Blog: Pressure for supply chain clean-up
Leonie Barrie | 26 November 2012
Pressure on fashion brands and retailers to clean up their supply chains resurfaced again last week with new evidence that they are continuing to sell clothing contaminated with toxic chemicals.
Research from environmental pressure group Greenpeace International tested 141 clothing items and claims to expose links between manufacturing plants using hazardous chemicals and their presence in consumer products. The highest concentrations were said to be found in clothing from Zara, Metersbonwe, Levi's, C&A, Mango, Calvin Klein, Jack & Jones and Marks & Spencer.
A number of major clothing brands have also been accused of "fuelling modern-day slavery" through their failure to address child and forced labour in their supply chains.
A report released by the Not For Sale campaign grades companies on the extent to which they have traced their suppliers and established systems throughout their supply chains to prevent and address the issue. Firms including Lacoste and Skechers received the lowest grades.
And around 250 garment workers from India's main production centres attended a trial-like event staged last week in a bid to draw attention to pay and working conditions in factories that make clothes for Western brands and retailers. A panel of international judges surveyed the evidence, which included input from H&M and Adidas.
As Xi Jinping assumes the leadership of China's ruling Communist Party and prepares to get down to business, Mike Flanagan pens him an open letter offering up a few home truths about China's textile and garment industry.
Likewise, a number of issues affecting clothing, textile and footwear trade are facing the re-elected US Administration, including the fiscal cliff and talks to expand the Trans-Pacific Partnership (TPP) trade deal.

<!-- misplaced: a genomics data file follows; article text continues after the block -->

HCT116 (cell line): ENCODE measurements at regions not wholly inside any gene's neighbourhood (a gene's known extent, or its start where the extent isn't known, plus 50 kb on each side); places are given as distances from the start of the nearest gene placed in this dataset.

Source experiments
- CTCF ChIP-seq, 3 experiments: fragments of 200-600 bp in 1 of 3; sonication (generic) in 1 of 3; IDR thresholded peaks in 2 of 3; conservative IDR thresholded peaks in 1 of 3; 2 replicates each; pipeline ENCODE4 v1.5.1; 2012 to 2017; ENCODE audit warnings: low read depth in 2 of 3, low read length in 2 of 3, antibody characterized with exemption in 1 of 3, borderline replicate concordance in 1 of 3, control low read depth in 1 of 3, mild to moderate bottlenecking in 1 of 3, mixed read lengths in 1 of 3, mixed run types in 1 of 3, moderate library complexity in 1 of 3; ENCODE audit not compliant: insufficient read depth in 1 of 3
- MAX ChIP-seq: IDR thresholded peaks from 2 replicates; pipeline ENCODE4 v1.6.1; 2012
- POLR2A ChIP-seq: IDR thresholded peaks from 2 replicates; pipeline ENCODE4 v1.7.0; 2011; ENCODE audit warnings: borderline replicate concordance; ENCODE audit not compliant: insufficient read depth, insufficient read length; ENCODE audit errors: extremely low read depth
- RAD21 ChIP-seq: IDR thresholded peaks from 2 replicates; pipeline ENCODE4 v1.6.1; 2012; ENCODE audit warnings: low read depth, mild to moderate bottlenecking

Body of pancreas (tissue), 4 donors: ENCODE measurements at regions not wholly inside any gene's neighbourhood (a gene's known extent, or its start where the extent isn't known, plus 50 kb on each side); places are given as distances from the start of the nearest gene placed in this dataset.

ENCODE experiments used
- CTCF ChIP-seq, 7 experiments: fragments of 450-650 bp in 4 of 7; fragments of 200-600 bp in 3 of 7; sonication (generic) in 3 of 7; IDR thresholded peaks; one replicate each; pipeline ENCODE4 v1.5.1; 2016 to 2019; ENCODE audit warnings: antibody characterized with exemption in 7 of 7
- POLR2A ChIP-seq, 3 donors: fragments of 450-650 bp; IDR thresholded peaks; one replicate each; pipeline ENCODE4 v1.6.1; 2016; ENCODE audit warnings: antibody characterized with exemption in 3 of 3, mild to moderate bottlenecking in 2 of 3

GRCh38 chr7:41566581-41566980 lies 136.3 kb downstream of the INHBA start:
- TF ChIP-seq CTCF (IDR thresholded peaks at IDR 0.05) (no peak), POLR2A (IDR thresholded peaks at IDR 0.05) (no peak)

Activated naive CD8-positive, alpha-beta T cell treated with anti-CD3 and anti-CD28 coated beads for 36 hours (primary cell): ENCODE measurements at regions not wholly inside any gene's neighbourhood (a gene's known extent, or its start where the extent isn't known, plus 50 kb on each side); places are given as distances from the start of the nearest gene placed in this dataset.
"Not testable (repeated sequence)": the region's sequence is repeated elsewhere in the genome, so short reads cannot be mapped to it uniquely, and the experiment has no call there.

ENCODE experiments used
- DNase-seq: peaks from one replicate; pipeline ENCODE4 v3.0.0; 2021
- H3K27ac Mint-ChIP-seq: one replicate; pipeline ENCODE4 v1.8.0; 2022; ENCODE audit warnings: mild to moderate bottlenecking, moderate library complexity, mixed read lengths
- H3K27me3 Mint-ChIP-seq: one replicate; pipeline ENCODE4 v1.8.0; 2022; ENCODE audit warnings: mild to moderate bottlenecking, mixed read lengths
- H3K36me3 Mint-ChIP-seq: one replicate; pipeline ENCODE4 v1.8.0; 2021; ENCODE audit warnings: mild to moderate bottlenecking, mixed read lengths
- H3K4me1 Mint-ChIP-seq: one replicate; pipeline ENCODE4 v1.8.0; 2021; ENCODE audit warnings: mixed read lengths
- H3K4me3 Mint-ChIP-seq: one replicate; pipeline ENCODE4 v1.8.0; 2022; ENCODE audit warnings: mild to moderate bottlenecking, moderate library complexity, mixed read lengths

Just days after international representatives expressed concerns that many "priority areas" still need to be tackled to improve safety in Bangladesh’s ready-made garment sector, a fire broke out at a ...
Outdoor brands are being urged to eliminate all PFCs from their products and supply chains after the hazardous chemicals were discovered in clothing, footwear and outdoor equipment....
While consumers increasingly crave instant gratification, one-of-a-kind merchandise, and more options than ever before in terms of products and how and where to buy them, retailers and brands are bein...
US President Barack Obama last week used his final State of the Union address to appeal to Congress to ratifiy the Trans-Pacific Partnership (TPP) trade agreement....
- What the EU-Vietnam trade deal means for duties
- Ultimate frontier Myanmar uplifts Bogart Lingerie
- US apparel import growth led by Bangladesh
- US apparel retailers' January 2016 sales roundup
- Esquel backs Chinese Sea Island cotton production
- Sears looks to lift apparel via sourcing changes
- Direct sourcing helps M&S narrow the gap with Next
- Eco-friendly garment factory opens in Bangladesh
- Clothing and sports chains in activewear battle
- Nike accelerates digital strategy with new hire
- Southeast Asia strategic sourcing review – a focus on Cambodia, Vietnam and Myanmar
- Wearable technology: The future market potential for smart garments and e-textiles
- Global market review of denim and jeanswear – forecasts to 2021
- Practical Price Negotiation
- Wearable Technology Market by Product, Application, Type, & Geography - Global Forecast to 2020